The music of 19th-century Vienna still echoes around the concert halls and ballrooms of the world. And the Strauss family composed a fair amount of it. The Strauss Museum takes you on a journey through their lives and the world they lived in.
NB: Closed long-term last time I checked. Check locally for the latest info on possible reopening, perhaps at a new location
- A comprehensive collection of pictures, documents and memorabilia, curated into themes
- Numerous audio stations let you enjoy the music while exploring the Strauss world
- Also introduces you to political, social, municipal, and technological developments of the time
- Exhibit and background information all available in English, too
- See also:
Four composers, one museum
Before Austria’s national football team emerges onto the pitch, the crowd swings flags to the tune of the Radetzky March by Johann Strauss I.
When the chimes of the Stephansdom bell finish announcing the dawn of a the new year, TV and radio stations play The Blue Danube waltz by Johann Strauss II.
The programme of the 2020 New Year’s Concert by the famous Wiener Philharmoniker orchestra featured polkas by both Eduard and Josef Strauss.
In other words, the light classical music created by Johann Strauss I and his three sons continues to charm and entertain the world today. And if you want to learn more about the dynasty, there’s no better place than Vienna’s Strauss Museum.
This private initiative groups its exhibits into 15 themed sections.
Each section comes with a booklet with English translations of all the German display text. More importantly, each section also comes with a music station and headphones, so you can listen to a selection of Strauss music throughout your visit.
The museum features a wide variety of documents, photographs, sheet music editions, pictures and memorabilia, all accompanied by detailed information on the Strauss family and the times they lived though.
The displays often tie the biographies and works of the four men to the sociopolitical context and takes little excursions into architecture, technology, and other topics.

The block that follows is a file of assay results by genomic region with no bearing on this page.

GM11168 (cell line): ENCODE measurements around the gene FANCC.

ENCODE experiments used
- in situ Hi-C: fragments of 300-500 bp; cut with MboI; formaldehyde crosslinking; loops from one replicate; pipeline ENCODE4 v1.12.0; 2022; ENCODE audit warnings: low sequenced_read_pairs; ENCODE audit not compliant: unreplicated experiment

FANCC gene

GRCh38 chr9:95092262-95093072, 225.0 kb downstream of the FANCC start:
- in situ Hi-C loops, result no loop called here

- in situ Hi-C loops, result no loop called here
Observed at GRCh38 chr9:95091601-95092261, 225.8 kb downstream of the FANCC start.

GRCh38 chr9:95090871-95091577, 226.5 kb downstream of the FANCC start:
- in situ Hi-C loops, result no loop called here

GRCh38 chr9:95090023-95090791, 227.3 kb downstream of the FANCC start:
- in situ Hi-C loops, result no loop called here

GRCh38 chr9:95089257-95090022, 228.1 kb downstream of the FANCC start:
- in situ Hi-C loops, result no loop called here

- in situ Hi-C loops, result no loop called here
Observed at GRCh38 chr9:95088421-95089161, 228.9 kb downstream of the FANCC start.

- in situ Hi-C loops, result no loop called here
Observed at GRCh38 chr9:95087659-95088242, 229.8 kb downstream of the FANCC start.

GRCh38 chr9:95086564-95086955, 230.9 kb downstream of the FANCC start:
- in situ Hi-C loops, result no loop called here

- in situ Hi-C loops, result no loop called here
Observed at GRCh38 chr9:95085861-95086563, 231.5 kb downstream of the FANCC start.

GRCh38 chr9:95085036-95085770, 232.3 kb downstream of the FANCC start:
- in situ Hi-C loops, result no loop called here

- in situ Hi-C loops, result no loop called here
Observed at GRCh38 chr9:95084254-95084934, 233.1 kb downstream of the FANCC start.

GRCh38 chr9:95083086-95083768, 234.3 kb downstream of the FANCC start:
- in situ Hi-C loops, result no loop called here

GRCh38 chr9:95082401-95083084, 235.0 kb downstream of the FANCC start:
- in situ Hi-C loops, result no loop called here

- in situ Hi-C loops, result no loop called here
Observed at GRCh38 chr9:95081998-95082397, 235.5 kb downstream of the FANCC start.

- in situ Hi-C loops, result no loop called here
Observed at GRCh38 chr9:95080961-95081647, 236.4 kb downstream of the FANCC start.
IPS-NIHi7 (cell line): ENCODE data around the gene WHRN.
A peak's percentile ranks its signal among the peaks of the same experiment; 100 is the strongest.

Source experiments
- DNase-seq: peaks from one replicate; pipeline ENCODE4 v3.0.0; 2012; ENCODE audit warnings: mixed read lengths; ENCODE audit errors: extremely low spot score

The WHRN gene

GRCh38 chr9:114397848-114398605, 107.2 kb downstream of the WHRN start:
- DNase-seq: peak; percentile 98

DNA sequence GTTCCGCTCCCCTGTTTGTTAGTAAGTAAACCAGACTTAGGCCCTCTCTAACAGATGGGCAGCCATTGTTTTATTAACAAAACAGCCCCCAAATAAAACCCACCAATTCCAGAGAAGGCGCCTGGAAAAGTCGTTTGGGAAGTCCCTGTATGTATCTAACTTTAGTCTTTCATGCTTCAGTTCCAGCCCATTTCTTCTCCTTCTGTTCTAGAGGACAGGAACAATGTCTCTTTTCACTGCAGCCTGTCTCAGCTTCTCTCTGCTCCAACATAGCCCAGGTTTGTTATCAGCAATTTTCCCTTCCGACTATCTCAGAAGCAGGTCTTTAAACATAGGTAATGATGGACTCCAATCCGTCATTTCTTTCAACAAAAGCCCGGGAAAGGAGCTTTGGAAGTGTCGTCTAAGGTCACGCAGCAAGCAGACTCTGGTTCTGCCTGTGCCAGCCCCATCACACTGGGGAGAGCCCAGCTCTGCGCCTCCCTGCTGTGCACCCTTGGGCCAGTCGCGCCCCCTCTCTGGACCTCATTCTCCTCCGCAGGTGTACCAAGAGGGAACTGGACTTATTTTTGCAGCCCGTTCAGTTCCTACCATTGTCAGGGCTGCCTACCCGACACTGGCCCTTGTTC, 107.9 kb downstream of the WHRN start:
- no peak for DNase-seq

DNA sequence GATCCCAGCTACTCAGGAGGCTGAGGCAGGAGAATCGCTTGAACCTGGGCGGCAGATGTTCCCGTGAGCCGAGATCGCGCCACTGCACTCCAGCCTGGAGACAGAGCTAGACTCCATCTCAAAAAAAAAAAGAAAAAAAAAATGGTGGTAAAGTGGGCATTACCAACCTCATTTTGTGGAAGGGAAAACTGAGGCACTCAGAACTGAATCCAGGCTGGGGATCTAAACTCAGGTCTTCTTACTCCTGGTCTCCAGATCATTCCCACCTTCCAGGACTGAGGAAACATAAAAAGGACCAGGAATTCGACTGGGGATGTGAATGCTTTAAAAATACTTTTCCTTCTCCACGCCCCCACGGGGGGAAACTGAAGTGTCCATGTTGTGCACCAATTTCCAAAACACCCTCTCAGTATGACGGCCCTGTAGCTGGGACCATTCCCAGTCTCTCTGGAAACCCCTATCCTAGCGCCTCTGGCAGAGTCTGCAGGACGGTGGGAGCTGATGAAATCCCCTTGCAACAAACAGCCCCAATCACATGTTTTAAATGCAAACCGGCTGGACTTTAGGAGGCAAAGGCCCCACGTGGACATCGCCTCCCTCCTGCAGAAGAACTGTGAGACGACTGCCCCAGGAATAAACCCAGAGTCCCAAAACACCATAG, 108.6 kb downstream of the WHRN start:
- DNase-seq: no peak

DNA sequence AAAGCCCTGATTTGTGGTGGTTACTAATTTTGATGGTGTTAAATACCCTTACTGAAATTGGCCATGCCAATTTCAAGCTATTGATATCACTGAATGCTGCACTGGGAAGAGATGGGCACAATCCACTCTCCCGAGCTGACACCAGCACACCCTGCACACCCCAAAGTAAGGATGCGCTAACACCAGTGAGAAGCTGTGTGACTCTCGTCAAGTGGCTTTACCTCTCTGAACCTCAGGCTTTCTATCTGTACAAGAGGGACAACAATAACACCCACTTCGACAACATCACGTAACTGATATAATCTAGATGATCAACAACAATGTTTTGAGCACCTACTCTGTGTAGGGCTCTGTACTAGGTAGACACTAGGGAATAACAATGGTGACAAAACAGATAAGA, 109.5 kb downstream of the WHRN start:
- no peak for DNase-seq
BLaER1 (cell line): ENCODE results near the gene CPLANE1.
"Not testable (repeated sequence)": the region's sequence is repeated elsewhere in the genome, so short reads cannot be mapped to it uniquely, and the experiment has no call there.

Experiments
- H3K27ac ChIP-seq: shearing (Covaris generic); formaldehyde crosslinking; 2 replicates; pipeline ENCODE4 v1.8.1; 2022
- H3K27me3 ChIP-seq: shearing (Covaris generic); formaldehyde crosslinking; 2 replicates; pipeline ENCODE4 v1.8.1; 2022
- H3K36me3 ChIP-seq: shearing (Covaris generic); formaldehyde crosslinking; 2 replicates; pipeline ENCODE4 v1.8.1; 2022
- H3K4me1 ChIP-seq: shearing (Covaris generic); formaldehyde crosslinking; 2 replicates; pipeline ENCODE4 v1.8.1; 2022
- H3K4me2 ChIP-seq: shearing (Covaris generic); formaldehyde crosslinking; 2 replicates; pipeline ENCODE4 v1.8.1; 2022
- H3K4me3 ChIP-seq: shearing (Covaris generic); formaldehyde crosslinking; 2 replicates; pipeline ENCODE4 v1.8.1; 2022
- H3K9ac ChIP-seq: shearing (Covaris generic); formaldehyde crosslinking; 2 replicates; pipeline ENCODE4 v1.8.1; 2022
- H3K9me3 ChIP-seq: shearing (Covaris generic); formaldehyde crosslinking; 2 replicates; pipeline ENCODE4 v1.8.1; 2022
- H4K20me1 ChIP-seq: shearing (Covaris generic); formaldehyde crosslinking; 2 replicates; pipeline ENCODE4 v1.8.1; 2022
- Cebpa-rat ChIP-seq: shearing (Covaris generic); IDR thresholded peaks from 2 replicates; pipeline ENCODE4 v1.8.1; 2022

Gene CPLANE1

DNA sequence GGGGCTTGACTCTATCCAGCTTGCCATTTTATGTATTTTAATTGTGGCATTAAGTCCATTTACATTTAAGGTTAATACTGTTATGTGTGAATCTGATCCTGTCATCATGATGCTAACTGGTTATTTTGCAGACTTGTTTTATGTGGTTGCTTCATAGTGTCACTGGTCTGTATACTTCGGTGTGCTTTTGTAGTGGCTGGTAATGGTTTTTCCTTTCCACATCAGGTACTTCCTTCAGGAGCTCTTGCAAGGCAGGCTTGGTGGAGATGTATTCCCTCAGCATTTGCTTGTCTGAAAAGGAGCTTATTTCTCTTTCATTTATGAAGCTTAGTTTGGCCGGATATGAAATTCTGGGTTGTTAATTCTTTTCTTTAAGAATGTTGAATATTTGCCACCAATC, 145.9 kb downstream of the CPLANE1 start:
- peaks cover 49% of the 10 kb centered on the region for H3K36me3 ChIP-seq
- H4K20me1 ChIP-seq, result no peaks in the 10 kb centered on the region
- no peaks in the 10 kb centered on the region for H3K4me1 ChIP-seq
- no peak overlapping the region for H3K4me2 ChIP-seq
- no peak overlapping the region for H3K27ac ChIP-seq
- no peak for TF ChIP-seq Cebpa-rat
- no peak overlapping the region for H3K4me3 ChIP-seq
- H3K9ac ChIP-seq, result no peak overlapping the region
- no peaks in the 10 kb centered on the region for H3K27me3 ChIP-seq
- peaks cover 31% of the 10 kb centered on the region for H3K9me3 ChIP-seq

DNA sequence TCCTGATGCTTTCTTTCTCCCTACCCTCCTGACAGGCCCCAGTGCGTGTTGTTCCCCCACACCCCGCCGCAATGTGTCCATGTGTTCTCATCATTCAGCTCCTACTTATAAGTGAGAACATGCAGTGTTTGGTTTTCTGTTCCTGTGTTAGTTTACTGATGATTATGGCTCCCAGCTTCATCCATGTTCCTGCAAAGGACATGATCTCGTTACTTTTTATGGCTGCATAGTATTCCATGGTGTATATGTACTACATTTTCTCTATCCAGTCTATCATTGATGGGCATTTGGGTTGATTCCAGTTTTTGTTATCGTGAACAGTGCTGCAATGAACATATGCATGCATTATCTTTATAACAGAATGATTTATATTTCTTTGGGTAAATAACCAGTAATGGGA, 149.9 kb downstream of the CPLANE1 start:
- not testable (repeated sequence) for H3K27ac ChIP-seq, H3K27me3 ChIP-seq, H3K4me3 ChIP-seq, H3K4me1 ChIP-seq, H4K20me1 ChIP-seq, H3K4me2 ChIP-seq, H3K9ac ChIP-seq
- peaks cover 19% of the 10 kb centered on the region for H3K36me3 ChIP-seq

So you learn much about 19th-century Viennese life and entertainment. It’s also rather intriguing to see how much of the music piggybacked on events or used appropriate dedications to raise the composer’s profile. For example:
- Strauss II’s Rotunde-Quadrille, named in honour of the main building at the 1873 World Exhibition in Vienna
- Or his Durchs Telephon polka, which addresses the development of the telephone
- Strauss I’s 1843 Ferdinand Quadrille, named after the emperor
And while the focus is (obviouly) on the four Strauss men, other composers of the time, such as Joseph Lanner, get a fair bit of attention too.
The overall impression is one of a labour of love; a collection curated with care and respect for its subjects. All the objects come from a private collection, assiduously put together over 25 years of endeavour by Prof. Helmut Reichenauer, President of the Wiener Blut association behind the museum.
Those with any kind of interest in the Strauss family will find the museum an utter joy.
I’m no classical music buff, even though it seeps into your veins automatically when you spend a decade or two in Vienna. But two particular highlights for me were:
- The many pictures of 19th-century Vienna, which make a fascinating contrast to today’s city. For example, pictures of the Volksgarten park area (a popular concert venue back then) before the removal of the city fortifications and construction of the city’s Ring boulevard.
- A copy of the paper that announced the first appearance ever of Johann Strauss II with his orchestra in 1844 – this is one of many items that open a deeper connection to the musical past.
Tickets & visitor tips
According to the last news I saw at the official website (which had gone offline at the time of writing), the museum was closed, but hoped to reopen in 2022 at a new location. Check for yourselves locally for the latest news.
As an alternative, consider the Wien Museum’s Strauss apartment.
How to get to the Strauss Museum
Note: these are directions to the old location, which I’ll update if and when the new museum opens.
Subway: the nearest station is probably Roßauer Lände on the U4 line. But it might be easier to reach Schottentor on the U2 and take one of the below trams from there.
Tram/bus: pick up a 1 or D tram from one of the Ring stops and continue to Schlickgasse.
Although tucked a little away from the bustling centre, the Strauss Museum has a famous neighbor: a short walk takes you to the Sigmund Freud Museum.
Current (closed) address: Müllnergasse 3, 1090 Vienna